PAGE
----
A new White Paper by Michael Weinberg of Public Knowledge entitled
It Will Be Awesome if They Don’t Screw it Up: 3D Printing, Intellectual
Property, and the Fight Over the Next Great Disruptive Technology
examines how intellectual property law impacts 3D printing, and how stakeholders who may feel
threatened by its growth might try to persuade law makers to modify IP law to legislate more control over it.


The Intellectual Property Implications of Low-Cost 3D Printing looked IP law and 3D printing through a UK legal lens, Michael’s paper has
a more US focus, taking a brief look at copyright, patents and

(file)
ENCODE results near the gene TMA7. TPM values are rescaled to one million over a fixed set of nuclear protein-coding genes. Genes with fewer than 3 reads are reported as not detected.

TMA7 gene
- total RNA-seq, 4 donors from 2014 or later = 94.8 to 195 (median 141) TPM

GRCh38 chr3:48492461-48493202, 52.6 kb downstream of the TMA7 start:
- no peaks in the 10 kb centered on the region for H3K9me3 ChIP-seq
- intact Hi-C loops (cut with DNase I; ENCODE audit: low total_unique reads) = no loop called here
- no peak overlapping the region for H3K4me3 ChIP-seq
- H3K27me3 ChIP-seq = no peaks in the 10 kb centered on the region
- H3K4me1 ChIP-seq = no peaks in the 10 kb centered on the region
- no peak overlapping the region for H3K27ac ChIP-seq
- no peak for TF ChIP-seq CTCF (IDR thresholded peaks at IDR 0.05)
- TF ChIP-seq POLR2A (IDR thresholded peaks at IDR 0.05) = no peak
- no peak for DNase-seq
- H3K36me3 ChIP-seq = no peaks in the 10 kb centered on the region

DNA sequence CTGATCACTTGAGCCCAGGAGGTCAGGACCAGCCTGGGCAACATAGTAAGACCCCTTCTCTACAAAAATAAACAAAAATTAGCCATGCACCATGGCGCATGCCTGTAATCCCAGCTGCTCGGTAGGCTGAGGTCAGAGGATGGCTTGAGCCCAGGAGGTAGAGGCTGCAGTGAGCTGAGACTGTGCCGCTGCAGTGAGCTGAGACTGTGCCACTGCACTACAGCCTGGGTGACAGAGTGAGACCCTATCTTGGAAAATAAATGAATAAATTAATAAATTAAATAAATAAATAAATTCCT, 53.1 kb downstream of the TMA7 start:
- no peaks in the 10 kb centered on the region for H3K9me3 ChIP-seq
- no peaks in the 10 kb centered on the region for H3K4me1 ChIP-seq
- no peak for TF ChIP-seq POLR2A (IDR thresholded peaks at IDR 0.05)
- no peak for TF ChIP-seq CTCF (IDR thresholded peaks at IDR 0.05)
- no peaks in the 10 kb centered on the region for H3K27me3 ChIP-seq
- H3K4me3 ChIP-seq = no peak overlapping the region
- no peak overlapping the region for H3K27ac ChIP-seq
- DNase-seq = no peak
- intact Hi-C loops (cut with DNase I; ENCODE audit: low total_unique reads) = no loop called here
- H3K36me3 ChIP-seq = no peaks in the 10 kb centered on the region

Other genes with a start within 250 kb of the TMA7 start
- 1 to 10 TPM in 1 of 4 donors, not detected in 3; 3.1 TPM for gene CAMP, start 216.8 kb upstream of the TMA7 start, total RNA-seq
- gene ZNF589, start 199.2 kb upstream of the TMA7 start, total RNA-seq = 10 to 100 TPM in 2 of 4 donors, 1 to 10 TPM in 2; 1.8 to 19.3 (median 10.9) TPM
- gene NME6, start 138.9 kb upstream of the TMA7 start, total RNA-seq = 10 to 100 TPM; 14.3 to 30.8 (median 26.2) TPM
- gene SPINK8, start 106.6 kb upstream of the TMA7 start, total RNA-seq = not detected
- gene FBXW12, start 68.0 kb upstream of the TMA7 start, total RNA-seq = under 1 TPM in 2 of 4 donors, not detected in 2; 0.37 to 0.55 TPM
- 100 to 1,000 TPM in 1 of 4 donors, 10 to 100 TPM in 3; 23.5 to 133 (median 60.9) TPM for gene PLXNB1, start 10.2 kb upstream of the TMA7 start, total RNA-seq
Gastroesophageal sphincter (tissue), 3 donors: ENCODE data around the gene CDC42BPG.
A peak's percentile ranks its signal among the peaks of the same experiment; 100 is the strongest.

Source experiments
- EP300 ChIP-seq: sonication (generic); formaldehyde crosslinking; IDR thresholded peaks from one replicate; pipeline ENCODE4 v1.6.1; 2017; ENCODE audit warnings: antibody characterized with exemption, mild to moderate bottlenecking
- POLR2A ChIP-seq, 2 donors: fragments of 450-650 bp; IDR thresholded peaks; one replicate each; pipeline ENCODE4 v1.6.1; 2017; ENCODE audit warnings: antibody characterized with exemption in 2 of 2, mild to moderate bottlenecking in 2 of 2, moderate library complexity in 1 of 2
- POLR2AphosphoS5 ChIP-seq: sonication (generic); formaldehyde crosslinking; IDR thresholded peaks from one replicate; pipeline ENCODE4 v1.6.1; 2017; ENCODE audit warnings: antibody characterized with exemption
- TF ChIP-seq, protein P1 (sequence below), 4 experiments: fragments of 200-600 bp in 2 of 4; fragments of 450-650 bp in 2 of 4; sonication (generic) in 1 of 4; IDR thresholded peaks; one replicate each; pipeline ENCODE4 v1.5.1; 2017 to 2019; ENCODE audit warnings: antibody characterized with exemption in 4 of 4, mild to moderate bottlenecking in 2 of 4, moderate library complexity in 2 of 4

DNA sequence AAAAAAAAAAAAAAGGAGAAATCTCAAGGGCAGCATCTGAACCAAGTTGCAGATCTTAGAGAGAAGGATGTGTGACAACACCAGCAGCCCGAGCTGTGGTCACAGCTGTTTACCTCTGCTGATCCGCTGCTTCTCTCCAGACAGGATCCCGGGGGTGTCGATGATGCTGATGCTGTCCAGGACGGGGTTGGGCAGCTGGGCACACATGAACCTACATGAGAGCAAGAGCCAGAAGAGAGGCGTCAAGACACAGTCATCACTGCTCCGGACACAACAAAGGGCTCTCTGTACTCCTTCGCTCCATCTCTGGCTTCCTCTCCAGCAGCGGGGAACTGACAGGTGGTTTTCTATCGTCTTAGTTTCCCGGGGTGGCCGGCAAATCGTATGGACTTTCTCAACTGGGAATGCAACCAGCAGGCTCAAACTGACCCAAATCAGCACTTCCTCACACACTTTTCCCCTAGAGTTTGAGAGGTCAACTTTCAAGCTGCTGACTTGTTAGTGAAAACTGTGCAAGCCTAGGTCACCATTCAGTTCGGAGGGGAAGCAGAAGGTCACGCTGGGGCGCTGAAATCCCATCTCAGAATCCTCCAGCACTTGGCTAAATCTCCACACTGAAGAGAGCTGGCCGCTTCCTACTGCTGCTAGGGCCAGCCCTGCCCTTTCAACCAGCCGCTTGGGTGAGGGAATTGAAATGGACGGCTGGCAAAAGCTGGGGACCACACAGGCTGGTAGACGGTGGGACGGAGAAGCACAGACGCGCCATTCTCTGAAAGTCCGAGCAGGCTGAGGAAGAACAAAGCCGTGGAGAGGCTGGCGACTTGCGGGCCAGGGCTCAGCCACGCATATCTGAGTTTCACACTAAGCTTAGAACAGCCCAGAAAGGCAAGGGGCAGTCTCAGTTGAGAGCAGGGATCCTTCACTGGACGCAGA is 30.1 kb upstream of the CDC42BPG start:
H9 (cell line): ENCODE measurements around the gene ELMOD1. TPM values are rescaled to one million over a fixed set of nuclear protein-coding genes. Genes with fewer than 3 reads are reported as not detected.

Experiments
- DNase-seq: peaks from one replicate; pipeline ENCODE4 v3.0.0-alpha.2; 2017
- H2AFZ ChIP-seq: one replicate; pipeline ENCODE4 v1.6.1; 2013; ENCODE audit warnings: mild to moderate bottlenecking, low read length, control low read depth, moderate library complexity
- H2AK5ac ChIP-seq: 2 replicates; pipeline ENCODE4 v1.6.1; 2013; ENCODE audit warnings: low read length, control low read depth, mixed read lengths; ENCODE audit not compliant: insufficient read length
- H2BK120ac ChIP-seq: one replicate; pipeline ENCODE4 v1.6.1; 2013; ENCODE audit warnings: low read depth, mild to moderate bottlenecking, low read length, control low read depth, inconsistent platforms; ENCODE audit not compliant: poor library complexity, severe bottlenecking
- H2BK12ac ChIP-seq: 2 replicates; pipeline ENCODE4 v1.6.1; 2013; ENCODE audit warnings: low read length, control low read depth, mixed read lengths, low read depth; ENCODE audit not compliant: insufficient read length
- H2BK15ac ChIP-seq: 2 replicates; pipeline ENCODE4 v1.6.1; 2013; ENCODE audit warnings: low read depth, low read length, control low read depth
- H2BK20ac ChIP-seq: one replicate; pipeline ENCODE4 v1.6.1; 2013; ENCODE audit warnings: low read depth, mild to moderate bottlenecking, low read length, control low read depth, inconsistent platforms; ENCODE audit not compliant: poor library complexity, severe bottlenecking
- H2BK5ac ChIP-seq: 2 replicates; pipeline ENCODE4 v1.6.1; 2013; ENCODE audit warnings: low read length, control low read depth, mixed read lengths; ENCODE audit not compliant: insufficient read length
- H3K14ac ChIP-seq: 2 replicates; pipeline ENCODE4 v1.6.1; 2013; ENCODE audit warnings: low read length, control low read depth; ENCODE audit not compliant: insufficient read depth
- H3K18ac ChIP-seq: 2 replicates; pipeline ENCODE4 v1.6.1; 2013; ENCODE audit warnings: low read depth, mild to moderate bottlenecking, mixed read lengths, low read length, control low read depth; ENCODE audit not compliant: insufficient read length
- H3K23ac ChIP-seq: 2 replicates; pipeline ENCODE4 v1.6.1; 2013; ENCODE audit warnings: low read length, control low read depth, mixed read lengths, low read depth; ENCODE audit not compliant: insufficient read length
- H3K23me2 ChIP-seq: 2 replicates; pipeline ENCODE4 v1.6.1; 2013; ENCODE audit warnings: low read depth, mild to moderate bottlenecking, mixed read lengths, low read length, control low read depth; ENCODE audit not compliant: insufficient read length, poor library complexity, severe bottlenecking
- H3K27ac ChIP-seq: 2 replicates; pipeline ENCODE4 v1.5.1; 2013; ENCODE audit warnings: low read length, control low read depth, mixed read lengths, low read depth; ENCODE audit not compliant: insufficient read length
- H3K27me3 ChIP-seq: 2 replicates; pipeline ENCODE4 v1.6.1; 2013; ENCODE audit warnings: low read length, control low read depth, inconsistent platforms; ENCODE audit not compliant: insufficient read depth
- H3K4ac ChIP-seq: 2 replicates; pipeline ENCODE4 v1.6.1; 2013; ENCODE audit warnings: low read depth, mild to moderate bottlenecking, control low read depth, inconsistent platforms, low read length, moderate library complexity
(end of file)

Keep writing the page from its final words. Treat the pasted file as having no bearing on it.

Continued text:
trademarks, 3d printing replacement, remix and repair.  Michael warns
that legal battles surrounding other digital formats such as music,
games and movies may soon happen around 3D printed products, and
concludes with a call to action:

There will be a time when
impacted legacy industries demand some sort of DMCA for 3D printing. If
the 3D printing community waits until that day to organize, it will be
too late. Instead, the community must work to educate policy makers and
the public about the benefits of widespread access. That way, when
legacy industries portray 3D printing as a hobby for pirates and
scofflaws, their claims will fall on ears too wise to destroy the new
new thing.


Do you think we need to start organizing ourselves to protect our rights to have access to enabling technologies like 3D printing?  Or will more open systems prevail and we can get down to the business of creating innovative designs?

Let us know your thoughts?